GIS Project Course Starts Again!

Tomorrow marks the start of the spring offering of GEOG/PLAN 481. This course is one of the capstone geomatics courses for students in the Faculty of the Environment as it gives students the chance to bring together the skills they have acquired across previous geomatics courses to solve a spatial problem. While each instructor has her or his own twist to the delivery and content of the course, the overarching goal is to mentor students through the completion of a GIS-related project. I tend to teach the course like a group-based senior honours thesis, whereby I work with the students to create a research question related to a topic of their choosing or they answer a research question related to a topic defined by an external partner. The final product from each group is a research paper or report that documents the work they have achieved in a format that could be submitted for publication.

Last year was the first time I solicited external partner projects. In the first class I pitch external partner projects and other potential projects to students and have them discuss the different aspects of these projects with each other in small groups (like a world cafe approach) and then we discuss them again together. Following the class students post biographical sketches and try to market their skills and capabilities to other students to self-organize into groups and topics. The results from last year were terrific. One group of students benchmarked elevation data acquired by Worldview 2 against LiDAR data for an area of Ontario. Their project involved, among other things, creating land cover data for a study area, assessing the effects of land cover and other features on error between the two sets of elevation data, and describing the spatial distribution of error across their study region. The researcher with the Ministry of Natural Resources, who provided this project to the course, had the following to say about the final paper these students created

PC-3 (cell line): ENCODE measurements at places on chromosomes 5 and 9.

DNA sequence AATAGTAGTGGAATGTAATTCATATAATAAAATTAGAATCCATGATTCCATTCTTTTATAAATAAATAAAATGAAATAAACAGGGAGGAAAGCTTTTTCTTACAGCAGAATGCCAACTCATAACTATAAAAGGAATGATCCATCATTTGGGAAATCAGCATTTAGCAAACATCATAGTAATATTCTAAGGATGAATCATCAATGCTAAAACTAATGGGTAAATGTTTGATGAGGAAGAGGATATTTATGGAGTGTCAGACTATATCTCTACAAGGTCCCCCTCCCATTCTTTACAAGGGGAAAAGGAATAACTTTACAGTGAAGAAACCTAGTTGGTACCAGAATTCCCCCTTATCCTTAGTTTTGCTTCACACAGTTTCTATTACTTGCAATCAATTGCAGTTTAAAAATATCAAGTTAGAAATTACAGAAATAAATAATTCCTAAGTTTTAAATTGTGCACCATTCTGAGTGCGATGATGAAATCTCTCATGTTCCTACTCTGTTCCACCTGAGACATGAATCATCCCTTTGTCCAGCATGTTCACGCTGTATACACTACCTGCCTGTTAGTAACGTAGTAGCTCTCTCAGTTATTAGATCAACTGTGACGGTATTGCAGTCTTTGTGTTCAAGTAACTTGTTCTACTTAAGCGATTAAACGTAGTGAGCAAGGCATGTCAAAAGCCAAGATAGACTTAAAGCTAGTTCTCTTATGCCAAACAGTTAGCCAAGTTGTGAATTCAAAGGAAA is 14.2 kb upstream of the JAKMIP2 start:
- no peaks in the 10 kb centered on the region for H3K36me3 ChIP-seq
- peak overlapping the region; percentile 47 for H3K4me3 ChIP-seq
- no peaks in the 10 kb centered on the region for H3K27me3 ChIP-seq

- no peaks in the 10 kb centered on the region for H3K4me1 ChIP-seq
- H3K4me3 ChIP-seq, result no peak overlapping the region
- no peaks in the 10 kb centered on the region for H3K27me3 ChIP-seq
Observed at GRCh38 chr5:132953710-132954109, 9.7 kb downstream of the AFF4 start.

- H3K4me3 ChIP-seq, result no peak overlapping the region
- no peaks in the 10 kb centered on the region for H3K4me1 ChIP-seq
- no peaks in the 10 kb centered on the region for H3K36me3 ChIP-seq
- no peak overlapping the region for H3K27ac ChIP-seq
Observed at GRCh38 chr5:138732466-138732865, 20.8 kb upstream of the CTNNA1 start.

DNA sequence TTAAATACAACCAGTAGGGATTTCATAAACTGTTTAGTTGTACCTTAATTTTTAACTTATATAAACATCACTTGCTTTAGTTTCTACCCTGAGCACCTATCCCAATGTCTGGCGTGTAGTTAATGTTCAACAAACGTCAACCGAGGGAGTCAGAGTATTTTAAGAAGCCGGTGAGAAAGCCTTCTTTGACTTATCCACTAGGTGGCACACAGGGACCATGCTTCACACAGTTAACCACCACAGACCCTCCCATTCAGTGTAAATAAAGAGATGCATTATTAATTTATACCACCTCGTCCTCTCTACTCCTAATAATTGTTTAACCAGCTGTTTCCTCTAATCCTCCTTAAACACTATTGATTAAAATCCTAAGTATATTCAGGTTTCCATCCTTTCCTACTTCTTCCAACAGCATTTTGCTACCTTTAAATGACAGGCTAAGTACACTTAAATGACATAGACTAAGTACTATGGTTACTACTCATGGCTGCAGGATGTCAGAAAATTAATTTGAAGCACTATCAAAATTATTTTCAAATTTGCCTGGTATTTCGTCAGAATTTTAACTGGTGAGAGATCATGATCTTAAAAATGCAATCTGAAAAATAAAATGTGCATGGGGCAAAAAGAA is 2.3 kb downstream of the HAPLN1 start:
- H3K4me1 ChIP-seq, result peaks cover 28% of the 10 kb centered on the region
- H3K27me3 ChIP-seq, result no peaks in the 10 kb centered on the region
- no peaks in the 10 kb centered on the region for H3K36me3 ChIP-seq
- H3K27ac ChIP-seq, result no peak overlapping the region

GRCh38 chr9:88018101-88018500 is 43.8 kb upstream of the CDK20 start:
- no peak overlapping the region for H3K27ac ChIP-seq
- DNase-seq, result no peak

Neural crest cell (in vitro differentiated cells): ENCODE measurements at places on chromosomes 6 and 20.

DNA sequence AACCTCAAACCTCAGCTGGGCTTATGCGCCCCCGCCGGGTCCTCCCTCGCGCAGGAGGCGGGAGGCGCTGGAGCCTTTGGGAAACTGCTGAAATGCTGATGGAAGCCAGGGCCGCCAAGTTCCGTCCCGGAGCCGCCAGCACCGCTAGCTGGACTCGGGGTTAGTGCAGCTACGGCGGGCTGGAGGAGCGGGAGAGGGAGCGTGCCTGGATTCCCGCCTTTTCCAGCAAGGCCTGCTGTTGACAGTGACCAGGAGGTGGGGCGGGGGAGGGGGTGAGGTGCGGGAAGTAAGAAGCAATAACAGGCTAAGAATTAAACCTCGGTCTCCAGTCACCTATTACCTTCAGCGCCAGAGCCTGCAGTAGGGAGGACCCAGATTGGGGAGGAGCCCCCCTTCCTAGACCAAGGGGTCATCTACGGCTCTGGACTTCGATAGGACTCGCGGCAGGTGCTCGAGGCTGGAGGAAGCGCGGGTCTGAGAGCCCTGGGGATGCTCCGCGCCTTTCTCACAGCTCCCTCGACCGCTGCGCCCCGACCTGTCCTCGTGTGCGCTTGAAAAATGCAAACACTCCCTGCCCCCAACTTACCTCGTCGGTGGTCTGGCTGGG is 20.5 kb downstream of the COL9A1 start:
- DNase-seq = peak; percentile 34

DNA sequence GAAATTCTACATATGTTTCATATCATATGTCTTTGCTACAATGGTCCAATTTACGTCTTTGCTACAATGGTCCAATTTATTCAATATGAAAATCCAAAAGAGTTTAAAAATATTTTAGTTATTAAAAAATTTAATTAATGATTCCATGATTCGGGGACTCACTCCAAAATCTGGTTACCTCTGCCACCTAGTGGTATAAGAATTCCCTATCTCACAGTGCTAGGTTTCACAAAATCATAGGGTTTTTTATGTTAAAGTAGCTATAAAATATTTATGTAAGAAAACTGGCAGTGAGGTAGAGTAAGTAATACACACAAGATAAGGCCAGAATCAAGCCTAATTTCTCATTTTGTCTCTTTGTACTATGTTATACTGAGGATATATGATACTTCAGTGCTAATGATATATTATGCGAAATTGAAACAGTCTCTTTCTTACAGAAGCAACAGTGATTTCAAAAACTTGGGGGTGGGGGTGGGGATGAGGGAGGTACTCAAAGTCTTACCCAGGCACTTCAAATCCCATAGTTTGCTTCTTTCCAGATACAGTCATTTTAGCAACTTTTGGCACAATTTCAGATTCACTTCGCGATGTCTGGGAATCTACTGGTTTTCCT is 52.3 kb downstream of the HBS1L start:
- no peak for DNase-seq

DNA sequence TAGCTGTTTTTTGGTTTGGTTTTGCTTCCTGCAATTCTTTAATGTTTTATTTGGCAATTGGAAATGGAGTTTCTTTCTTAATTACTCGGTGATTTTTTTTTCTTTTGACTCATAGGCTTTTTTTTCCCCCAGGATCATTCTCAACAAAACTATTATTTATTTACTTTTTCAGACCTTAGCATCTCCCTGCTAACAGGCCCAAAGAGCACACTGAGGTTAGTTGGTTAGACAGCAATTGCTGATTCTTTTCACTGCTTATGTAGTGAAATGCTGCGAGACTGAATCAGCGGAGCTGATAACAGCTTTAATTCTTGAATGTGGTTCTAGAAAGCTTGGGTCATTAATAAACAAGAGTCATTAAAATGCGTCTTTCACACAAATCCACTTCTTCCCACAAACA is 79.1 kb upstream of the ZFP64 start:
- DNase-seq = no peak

““I just finished going through the report and I’m very impressed with it. I have sent work to other GIS programs before and found the products to be less than complete and really not usable. This report contained excellent analysis, statistical testing and some very interesting results. I really appreciate your hands-on dealings with the students, which is evident in the report. I am already talking with my co-workers to line up another project for next year. Hopefully we can send something your way that is fun, challenging and relevant.” (September 11, 2013)

This term is looking to be quite exciting as my teaching assistant (Andrei Balulescu) and I have solicited 8 projects for the students from government, private, and non-profit organizations (logos provided throughout this post). These projects provide students with real-world problems and illustrate the relevance of their knowledge and skill acquisition to date. It will be a fun and challenging term for us all.